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I happened to be in London the other day, which is something I don’t do too often, and I was kind of surprised to find that The Evening Standard had become a freebie. I know it was 3 years ago, but as I said I don’t get up to London much!
When I worked in London I was never really a fan of the Standard, but I would occasionally buy a copy of it on the way home, if I was desperately bored. Now, for some reason, I slightly struggle with free newspapers, perhaps it’s the memory of all those local papers stuffed through the letter box; a couple of inane articles about residents complaining about potholes and the council neglecting flower beds, floating like flotsam in a sea of tacky advertisements.
It got me thinking back to when I started commuting, which was admittedly a while back, and how part of the ritual of the day, was to buy a newspaper at the station in the morning – as with many things it’s kind of nostalgia but I quite liked reading the paper on the train, drinking a cup of coffee, enjoying the womb like motions of the gently swaying carriage…
But I was also thinking how the newspaper experience is rather devalued if you don’t have to pay for it – getting it for free somehow seems to shatter a vaguely held illusion that the paper represents something great and good, that is trying to inform and educate me and make me a better person; rather than just another means to brainwash me with pointless advertising. But if you have to give this stuff away it doesn’t bode well for the newspaper industry. I then discovered that the Standard has launched an iPad app, which although initially available on a 30-day free trial, it then costs £4.99 a month. Until recently, with one or two exceptions, the model was that the print stuff was paid for and the online stuff free, but this is the reverse – perhaps it’s a price worth paying for not getting all that print on your fingers?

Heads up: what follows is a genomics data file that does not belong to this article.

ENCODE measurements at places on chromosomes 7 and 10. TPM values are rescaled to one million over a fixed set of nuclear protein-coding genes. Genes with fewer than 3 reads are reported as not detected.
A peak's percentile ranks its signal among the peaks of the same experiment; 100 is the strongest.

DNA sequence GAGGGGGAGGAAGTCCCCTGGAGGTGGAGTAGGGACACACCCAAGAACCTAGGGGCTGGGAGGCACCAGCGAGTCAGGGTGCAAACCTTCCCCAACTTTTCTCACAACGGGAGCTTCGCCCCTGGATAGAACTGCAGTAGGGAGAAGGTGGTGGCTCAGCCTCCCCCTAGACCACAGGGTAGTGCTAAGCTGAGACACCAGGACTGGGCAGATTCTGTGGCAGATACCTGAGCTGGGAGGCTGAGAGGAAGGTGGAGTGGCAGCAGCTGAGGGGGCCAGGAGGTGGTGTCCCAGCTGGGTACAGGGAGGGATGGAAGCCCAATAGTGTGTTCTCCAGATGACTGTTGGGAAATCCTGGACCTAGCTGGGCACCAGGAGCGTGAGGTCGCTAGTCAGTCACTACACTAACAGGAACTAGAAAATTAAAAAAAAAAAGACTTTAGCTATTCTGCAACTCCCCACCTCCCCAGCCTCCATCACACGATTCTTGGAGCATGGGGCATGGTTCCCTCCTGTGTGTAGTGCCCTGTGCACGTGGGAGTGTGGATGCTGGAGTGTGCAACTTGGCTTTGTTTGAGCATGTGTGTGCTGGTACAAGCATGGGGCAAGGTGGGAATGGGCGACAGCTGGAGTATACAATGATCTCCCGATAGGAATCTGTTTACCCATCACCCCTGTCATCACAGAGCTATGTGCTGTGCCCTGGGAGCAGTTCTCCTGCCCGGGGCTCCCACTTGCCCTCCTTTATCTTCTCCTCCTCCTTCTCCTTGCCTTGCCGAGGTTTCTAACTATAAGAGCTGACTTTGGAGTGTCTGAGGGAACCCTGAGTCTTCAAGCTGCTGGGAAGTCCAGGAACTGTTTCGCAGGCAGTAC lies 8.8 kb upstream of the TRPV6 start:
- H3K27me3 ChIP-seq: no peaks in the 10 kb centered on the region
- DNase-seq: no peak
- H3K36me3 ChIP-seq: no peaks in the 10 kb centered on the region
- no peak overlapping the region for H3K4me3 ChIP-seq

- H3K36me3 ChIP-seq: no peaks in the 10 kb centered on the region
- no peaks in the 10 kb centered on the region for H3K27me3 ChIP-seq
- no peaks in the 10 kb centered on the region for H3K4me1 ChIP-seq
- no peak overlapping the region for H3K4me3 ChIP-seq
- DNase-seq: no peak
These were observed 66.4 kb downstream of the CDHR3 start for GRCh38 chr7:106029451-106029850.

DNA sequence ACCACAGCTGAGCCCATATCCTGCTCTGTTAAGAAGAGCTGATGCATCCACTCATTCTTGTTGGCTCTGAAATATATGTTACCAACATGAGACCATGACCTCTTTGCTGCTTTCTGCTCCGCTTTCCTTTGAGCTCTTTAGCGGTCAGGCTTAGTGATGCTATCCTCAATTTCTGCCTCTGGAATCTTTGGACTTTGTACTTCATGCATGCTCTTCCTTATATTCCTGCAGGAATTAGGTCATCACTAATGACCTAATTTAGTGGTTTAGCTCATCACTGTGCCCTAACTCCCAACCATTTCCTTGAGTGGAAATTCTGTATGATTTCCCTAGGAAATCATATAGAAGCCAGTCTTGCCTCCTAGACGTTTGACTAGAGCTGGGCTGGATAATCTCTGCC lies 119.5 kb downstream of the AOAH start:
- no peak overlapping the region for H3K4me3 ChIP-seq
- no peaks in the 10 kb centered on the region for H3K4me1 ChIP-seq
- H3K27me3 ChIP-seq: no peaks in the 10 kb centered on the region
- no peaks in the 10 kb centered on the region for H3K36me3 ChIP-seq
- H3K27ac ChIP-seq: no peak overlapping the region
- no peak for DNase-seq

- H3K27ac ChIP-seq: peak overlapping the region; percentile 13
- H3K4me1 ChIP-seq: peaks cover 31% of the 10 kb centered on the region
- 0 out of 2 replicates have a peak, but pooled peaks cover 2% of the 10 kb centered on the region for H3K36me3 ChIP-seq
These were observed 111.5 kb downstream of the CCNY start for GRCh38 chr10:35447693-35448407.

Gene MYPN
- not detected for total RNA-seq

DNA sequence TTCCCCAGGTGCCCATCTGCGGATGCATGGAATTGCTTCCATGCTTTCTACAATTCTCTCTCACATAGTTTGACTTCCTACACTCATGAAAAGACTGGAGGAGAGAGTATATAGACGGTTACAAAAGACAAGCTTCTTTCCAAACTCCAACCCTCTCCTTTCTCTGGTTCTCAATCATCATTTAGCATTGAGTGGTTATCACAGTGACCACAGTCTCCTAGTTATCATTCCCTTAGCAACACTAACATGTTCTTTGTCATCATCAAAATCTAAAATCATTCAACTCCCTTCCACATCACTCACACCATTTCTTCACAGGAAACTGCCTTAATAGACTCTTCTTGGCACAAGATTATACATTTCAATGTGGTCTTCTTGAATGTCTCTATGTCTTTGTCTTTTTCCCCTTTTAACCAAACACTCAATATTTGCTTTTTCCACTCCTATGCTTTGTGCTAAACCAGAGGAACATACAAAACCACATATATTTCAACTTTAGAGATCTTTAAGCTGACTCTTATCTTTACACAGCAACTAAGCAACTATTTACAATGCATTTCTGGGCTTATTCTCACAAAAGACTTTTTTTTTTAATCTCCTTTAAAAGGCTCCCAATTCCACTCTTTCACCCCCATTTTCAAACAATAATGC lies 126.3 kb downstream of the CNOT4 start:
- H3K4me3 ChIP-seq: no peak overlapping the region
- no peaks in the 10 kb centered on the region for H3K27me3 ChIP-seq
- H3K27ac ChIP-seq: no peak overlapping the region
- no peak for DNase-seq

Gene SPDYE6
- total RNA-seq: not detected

I also found it interesting that unlike most papers’ sites, the Standard’s app is a replica of the printed edition, including the design of the paper. I think people have probably become more discerning about the media consume, which is probably a good thing, since it reminded me of how much page filler there is in papers. Perhaps newspapers have never been very interesting. I remember in a previous incarnation, saying something to a PR agency we were using about an article in a paper and the gist of their reply being that yesterday’s news is tomorrow’s fish and chip paper, so don’t worry about it. But it was interesting that if the app is the new media then the Standard are really just replicating the products produced by old media, a bit like how early TV consisted of visible radio shows.
The likes of Google and Bing have put access to an unimaginable collection of knowledge at our fingertips. The iPhone and Android have created a kind of virtual newsroom, with writing, photo, video, Web research and communications capabilities—into our pockets. It’s not surprising that newspapers seem rather prosaic because in a sense we are living through a media revolution, with the complete remaking of how we cover and consume news and information. It’s difficult to remember things the way they were, they seem to hark back to an age of bowler hats and briefcases.
So the point is that we now take for granted instantaneous availability of news and information on our laptop or smartphones and perhaps it’s become a much more interesting experience. The experience has become much more interactive, we can actually break news (ok, so we need to have something interesting to say!), and we can really interact with it. Therefore, online newspapers aren’t really that innovative and they seem to have been rather left behind by the advent of social media and mobile devices. As newspapers decline, what does that mean about the quality of what we consume? In theory Journalists are the individuals who hold government accountable, and as we become increasingly suspicious of politicians, isn’t there a greater need for proper journalism?